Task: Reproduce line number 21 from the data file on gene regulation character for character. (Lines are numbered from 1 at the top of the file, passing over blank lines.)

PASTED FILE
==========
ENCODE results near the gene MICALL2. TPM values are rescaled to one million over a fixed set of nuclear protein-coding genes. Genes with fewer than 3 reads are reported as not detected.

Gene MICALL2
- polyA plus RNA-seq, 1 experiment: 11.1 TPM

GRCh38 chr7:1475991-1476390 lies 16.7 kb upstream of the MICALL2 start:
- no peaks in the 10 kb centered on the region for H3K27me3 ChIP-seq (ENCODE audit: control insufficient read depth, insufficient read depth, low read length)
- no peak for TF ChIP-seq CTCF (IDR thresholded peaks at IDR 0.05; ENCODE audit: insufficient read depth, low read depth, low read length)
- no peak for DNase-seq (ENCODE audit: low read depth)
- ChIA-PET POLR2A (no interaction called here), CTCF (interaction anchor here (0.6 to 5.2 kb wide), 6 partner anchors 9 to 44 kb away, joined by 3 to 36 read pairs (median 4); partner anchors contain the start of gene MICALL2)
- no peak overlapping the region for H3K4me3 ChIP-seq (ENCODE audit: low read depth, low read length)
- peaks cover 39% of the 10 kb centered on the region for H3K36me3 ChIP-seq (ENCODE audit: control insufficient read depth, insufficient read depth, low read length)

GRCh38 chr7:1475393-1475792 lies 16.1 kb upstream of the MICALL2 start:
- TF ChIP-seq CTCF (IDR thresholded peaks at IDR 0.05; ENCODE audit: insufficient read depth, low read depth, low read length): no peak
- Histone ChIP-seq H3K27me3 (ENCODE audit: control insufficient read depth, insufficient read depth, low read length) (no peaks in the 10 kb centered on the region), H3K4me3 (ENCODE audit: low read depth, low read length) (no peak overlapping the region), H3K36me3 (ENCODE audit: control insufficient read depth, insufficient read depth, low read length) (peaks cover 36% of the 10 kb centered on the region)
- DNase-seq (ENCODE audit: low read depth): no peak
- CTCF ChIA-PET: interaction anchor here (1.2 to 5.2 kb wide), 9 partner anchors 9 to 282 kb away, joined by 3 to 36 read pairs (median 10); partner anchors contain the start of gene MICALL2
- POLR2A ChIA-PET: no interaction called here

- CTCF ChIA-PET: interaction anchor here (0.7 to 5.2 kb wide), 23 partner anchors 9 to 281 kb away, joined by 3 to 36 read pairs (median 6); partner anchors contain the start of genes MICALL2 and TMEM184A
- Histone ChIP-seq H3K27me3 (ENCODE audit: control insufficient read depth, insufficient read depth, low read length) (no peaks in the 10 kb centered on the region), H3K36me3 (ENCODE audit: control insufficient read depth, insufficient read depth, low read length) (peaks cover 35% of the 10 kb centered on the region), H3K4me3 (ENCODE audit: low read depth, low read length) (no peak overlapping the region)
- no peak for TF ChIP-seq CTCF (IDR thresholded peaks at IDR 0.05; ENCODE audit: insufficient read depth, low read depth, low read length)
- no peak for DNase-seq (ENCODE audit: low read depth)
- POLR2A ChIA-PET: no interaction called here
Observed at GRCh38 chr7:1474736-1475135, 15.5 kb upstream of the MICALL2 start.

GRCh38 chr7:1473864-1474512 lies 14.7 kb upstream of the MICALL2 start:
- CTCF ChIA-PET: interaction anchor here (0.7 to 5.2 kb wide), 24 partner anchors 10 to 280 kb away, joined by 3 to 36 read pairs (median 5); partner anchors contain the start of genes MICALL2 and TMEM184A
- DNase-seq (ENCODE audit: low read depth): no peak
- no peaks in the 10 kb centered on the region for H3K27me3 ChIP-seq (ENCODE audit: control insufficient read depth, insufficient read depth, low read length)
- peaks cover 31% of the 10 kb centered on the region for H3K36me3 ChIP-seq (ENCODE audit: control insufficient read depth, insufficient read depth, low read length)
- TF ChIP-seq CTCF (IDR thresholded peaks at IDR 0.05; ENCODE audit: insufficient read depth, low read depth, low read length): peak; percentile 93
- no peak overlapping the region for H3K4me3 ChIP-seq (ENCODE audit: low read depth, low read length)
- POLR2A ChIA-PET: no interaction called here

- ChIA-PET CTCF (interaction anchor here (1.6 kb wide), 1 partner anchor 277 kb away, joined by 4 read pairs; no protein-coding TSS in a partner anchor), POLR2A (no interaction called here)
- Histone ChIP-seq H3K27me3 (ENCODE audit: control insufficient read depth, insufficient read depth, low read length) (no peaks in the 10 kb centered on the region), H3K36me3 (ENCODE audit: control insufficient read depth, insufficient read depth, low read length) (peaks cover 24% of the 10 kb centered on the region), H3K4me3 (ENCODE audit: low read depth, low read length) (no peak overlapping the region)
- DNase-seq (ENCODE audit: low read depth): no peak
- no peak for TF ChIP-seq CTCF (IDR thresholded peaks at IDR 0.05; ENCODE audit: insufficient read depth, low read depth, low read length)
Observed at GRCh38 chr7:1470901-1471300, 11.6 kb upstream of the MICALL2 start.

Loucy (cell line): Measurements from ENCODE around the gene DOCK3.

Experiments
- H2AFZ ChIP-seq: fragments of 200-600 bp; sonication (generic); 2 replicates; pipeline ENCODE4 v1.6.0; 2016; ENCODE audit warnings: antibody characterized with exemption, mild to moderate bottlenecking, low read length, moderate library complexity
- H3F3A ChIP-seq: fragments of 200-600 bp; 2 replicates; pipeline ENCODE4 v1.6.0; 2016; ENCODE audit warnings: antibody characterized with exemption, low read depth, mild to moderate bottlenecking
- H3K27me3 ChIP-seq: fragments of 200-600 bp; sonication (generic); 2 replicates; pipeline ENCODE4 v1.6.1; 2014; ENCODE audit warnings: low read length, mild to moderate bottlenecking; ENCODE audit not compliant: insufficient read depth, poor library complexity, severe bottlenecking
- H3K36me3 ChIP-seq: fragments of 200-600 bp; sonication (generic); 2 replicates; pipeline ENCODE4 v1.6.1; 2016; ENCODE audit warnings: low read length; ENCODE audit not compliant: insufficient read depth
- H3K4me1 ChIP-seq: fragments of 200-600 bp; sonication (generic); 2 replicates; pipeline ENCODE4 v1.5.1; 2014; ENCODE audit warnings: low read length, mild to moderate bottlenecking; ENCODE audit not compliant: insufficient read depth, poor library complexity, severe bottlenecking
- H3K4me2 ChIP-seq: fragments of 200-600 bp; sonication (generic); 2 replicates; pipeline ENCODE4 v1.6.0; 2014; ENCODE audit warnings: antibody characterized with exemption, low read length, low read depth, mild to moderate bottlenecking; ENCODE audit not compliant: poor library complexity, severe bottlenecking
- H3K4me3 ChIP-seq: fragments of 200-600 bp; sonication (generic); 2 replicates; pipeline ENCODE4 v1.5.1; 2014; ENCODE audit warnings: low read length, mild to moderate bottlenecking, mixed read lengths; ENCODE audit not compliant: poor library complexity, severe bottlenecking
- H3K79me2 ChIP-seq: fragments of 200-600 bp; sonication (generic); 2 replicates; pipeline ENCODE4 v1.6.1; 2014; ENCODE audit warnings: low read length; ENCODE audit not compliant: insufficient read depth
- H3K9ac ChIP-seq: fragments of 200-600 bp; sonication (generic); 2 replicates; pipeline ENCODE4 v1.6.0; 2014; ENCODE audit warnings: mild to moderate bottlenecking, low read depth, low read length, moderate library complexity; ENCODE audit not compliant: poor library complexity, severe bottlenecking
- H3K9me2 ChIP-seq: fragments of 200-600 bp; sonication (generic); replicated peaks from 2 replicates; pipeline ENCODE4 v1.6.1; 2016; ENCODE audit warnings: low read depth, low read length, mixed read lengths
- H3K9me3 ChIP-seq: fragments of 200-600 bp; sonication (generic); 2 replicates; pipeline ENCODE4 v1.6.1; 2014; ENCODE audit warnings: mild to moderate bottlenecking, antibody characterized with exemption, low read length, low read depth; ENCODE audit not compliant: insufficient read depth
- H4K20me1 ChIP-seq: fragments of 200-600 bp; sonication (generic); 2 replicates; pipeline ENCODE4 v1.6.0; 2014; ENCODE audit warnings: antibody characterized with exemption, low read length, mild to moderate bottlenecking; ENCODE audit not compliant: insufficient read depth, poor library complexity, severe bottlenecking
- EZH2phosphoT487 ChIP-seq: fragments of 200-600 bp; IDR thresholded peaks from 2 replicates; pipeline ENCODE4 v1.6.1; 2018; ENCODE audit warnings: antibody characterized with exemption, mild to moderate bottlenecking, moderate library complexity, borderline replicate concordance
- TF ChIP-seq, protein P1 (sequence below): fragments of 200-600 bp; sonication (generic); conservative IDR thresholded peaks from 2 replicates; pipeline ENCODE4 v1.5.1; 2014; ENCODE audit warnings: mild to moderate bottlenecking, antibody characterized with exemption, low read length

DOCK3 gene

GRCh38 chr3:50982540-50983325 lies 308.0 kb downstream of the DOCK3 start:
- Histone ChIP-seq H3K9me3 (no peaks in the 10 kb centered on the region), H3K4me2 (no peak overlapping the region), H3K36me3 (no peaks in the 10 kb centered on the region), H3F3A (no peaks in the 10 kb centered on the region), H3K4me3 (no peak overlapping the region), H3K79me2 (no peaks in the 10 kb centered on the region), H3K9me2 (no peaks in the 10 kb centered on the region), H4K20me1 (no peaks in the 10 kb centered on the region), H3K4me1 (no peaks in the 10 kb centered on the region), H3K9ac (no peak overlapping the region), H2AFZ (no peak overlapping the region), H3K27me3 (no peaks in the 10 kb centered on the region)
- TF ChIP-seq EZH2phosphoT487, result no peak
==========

- POLR2A ChIA-PET: no interaction called here